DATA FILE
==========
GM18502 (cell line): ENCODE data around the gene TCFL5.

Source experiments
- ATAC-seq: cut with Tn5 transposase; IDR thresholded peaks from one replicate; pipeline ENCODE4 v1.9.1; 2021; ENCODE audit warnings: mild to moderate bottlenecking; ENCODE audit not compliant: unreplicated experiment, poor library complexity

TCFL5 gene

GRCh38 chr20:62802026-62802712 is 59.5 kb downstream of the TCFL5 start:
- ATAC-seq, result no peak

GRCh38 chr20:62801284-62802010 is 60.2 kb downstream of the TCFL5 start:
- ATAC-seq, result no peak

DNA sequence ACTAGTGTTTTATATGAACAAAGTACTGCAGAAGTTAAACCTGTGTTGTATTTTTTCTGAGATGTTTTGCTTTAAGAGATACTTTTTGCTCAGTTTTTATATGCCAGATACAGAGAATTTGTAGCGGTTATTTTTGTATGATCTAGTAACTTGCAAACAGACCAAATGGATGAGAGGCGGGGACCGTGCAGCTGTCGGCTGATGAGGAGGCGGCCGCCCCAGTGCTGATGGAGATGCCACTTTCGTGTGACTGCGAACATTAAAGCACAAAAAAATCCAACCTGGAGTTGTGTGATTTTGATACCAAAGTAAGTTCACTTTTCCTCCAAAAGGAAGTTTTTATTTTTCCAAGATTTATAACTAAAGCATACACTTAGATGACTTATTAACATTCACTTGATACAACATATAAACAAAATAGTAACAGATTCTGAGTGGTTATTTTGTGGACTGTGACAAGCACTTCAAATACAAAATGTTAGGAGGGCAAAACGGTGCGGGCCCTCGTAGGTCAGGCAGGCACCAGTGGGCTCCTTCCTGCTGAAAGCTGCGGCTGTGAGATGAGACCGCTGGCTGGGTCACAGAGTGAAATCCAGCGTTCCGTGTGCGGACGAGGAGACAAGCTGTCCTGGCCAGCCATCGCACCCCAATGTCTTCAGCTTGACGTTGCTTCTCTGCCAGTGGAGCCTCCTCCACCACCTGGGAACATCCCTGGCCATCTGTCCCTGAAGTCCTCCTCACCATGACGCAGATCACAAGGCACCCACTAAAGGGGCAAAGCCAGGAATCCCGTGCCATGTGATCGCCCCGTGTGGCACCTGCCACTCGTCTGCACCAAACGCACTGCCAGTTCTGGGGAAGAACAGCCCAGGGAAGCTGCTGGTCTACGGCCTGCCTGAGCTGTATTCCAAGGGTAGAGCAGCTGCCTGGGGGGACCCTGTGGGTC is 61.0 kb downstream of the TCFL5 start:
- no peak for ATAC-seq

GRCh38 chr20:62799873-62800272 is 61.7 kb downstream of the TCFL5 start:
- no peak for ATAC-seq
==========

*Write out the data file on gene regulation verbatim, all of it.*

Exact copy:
GM18502 (cell line): ENCODE data around the gene TCFL5.

Source experiments
- ATAC-seq: cut with Tn5 transposase; IDR thresholded peaks from one replicate; pipeline ENCODE4 v1.9.1; 2021; ENCODE audit warnings: mild to moderate bottlenecking; ENCODE audit not compliant: unreplicated experiment, poor library complexity

TCFL5 gene

GRCh38 chr20:62802026-62802712 is 59.5 kb downstream of the TCFL5 start:
- ATAC-seq, result no peak

GRCh38 chr20:62801284-62802010 is 60.2 kb downstream of the TCFL5 start:
- ATAC-seq, result no peak

DNA sequence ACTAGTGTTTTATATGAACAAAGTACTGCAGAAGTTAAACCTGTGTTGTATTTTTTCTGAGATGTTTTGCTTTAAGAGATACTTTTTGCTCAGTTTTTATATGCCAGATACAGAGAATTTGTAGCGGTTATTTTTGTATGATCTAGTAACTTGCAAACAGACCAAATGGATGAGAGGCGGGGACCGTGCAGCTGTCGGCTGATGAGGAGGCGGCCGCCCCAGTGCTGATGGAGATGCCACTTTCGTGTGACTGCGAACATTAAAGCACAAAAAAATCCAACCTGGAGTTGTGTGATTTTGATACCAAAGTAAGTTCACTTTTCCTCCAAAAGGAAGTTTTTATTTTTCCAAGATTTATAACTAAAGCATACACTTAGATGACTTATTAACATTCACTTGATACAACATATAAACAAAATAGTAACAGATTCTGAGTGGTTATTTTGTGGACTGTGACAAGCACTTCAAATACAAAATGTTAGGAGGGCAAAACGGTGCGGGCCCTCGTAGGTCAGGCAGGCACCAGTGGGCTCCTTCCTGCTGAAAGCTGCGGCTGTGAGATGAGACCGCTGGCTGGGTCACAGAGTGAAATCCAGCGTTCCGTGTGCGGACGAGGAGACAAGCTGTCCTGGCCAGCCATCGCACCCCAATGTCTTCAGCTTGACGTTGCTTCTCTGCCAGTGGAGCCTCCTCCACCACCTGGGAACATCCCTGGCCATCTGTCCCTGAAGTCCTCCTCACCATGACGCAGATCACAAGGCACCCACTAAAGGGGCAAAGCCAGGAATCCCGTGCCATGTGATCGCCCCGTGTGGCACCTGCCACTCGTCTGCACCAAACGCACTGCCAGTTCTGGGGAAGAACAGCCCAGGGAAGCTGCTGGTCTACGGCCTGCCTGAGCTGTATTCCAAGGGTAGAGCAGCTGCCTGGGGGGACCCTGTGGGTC is 61.0 kb downstream of the TCFL5 start:
- no peak for ATAC-seq

GRCh38 chr20:62799873-62800272 is 61.7 kb downstream of the TCFL5 start:
- no peak for ATAC-seq